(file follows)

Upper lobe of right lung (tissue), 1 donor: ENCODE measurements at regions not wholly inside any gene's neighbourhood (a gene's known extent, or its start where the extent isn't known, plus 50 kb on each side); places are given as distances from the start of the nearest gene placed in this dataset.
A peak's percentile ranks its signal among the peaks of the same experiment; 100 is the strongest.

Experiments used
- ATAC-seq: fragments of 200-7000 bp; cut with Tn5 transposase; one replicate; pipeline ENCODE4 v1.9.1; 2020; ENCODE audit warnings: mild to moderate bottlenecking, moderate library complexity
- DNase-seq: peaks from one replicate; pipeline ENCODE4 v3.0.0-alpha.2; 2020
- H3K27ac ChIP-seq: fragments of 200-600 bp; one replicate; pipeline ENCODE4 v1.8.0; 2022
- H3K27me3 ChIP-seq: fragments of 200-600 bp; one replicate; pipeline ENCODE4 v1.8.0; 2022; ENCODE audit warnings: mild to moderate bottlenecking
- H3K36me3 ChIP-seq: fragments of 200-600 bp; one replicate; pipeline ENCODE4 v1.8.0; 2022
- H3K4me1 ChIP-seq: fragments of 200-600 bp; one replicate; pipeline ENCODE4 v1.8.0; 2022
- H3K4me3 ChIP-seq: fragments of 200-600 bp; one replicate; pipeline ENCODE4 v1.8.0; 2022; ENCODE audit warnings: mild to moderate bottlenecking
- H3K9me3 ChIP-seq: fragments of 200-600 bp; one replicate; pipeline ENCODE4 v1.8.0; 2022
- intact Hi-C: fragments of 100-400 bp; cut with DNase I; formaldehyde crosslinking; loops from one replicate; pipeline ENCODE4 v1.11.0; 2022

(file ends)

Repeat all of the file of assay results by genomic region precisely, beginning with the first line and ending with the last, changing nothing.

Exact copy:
Upper lobe of right lung (tissue), 1 donor: ENCODE measurements at regions not wholly inside any gene's neighbourhood (a gene's known extent, or its start where the extent isn't known, plus 50 kb on each side); places are given as distances from the start of the nearest gene placed in this dataset.
A peak's percentile ranks its signal among the peaks of the same experiment; 100 is the strongest.

Experiments used
- ATAC-seq: fragments of 200-7000 bp; cut with Tn5 transposase; one replicate; pipeline ENCODE4 v1.9.1; 2020; ENCODE audit warnings: mild to moderate bottlenecking, moderate library complexity
- DNase-seq: peaks from one replicate; pipeline ENCODE4 v3.0.0-alpha.2; 2020
- H3K27ac ChIP-seq: fragments of 200-600 bp; one replicate; pipeline ENCODE4 v1.8.0; 2022
- H3K27me3 ChIP-seq: fragments of 200-600 bp; one replicate; pipeline ENCODE4 v1.8.0; 2022; ENCODE audit warnings: mild to moderate bottlenecking
- H3K36me3 ChIP-seq: fragments of 200-600 bp; one replicate; pipeline ENCODE4 v1.8.0; 2022
- H3K4me1 ChIP-seq: fragments of 200-600 bp; one replicate; pipeline ENCODE4 v1.8.0; 2022
- H3K4me3 ChIP-seq: fragments of 200-600 bp; one replicate; pipeline ENCODE4 v1.8.0; 2022; ENCODE audit warnings: mild to moderate bottlenecking
- H3K9me3 ChIP-seq: fragments of 200-600 bp; one replicate; pipeline ENCODE4 v1.8.0; 2022
- intact Hi-C: fragments of 100-400 bp; cut with DNase I; formaldehyde crosslinking; loops from one replicate; pipeline ENCODE4 v1.11.0; 2022